-- obfuscator (firstname.lastname@example.org), February 04, 1999.
I started a thread several weeks ago (it's archived now) concerning my own reasons for posting anonymously -- y2k is already generating "predator sightings," as Cory Hamasaki termed them. I and several others on this forum have had personal experiences with people who admit they won't prepare; they'll just make a list of those who have and come visiting with a rifle if TSHTF. So I no longer use an address that can be traced. BTW, who are you, Watchful?
-- Cash (email@example.com), February 04, 1999.
Old Git, Mary, Anonymous and Cash, I do appreciate your responses. They are most helpful for my understanding. To Obfiscator, I would respond that I am learning and that I am a private citizen who respects the privacy and rights of others..Thank you all. With my best wishes, Watchful
-- Watchful (firstname.lastname@example.org), February 04, 1999.
One of the great things about these discussion boards is that you can feel free to disagree with people because you know that no one's going to follow you out to the parking lot later on.
Giving out a real e-mail address would be like giving everyone a description of your car & where you parked it.
-- no more (email@example.com), February 04, 1999.
You're kidding yourselves if you think "they" don't know where you are, or can't find out. Question is, why bother?
Not everyone here is "hidden" or feels the need to be. It's a personal choice and completely "free" decision. (Supported by our Constitution ... still).
"A rose by any other name ..."
-- Diane J. Squire (firstname.lastname@example.org), February 04, 1999.
I'm not obfuscating my identity...I actually AM a goldfish. Typing is hell, so I get the cat to do it.
\|/ 8 ~ ) /|\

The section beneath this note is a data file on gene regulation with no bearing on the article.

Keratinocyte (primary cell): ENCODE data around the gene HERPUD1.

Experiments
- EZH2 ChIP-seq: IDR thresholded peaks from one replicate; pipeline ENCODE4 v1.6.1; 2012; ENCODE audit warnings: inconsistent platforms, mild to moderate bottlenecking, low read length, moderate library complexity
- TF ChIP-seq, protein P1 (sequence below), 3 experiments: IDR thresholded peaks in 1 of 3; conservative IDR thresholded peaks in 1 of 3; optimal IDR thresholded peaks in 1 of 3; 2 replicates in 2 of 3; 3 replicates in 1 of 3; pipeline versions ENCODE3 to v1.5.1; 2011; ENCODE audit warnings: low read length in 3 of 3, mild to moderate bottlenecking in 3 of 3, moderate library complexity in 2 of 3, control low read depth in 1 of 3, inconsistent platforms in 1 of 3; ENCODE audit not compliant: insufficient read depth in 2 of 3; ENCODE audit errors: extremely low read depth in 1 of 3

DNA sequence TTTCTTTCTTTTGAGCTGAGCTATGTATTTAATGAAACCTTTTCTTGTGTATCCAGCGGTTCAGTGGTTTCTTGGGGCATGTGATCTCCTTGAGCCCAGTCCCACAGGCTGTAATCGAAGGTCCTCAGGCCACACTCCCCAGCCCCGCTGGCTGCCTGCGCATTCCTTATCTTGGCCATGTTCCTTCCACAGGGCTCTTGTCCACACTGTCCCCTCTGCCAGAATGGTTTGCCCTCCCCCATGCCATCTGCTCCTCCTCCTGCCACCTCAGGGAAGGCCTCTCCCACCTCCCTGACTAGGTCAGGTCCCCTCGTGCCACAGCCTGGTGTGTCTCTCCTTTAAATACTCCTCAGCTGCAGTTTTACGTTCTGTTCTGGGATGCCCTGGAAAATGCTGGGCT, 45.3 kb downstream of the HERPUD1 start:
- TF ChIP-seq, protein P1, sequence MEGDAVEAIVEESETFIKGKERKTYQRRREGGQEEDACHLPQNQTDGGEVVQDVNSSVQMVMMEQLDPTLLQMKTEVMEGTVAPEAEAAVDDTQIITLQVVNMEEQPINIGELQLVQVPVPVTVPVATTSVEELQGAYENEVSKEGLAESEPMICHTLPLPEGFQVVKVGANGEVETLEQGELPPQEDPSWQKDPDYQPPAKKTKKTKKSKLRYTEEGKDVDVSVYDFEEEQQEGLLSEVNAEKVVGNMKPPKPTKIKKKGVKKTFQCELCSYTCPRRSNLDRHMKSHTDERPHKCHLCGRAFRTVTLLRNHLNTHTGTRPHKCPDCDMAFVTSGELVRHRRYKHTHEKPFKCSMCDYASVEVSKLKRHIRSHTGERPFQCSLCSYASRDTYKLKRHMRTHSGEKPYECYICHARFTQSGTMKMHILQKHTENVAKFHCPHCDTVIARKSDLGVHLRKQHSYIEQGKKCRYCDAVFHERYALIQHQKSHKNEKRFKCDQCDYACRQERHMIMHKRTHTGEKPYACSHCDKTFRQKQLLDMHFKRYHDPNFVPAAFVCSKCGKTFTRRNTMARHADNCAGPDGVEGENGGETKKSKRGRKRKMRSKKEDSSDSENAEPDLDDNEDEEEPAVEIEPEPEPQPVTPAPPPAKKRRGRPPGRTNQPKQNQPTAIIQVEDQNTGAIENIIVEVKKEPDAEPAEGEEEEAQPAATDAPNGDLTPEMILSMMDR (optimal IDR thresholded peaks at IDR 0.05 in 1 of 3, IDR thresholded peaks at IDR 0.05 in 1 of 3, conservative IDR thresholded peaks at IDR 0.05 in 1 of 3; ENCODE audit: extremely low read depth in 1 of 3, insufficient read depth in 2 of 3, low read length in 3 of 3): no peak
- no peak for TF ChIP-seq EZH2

-- abcdGoldfish (mnoGoldfish@osar.com), February 04, 1999.
Frankly, I don't give a damn who knows who I am. I do not fear anyone including the goverment. I am willing to die tomorrow for my beleifs. If I am pushed into a corner...look out because GODS will is done in my life each and every day. Its a good feeling that everyone should try to get.
-- flierdude (email@example.com), February 04, 1999.
A Dilbert truism: "On the net, no one knows if you're a dog."
Unless you know the individual you see posting here, the person has no context. The message stands alone. If you can't make your messages stand independently, you have work to do. Who said it doesn't matter here. What is said, how well it is said, matters.
-- notime (firstname.lastname@example.org), February 04, 1999.
Remember when CB radios were all the craze and everyone had a "handle?" You didn't know who you were talking to personally, it's just that you knew you were talking to "Hardrock," "Little Frog," "King Bull Frog," "French Loafer," and "Tennessee Lady." I care more about the message than whose name appears on the message.
-- Breaker (Breaker@break.com), February 04, 1999.
Why a net name? I need to stay employed, 'cause preparation takes money.
I was layed-off immediately after some posts under my real name on EUY2K were referenced in our local US Senate campaign. My employer told me that I was being laid-off because my position wasn't needed any longer. I was the only person in Engineering let go as a few dozen production line workers were let go due to Asian sales losses.
Strangely, I was twice offered the same engineering job I lost, as a temp agency employee. That is, until the company realized I was the individual being offered by the temp agency.
Not a problem now, I found better pay with no overtime. And we all know the value of extra time around the house when you're preparing for something like a hurricane or Y2K.
-- Wildweasel (email@example.com), February 04, 1999.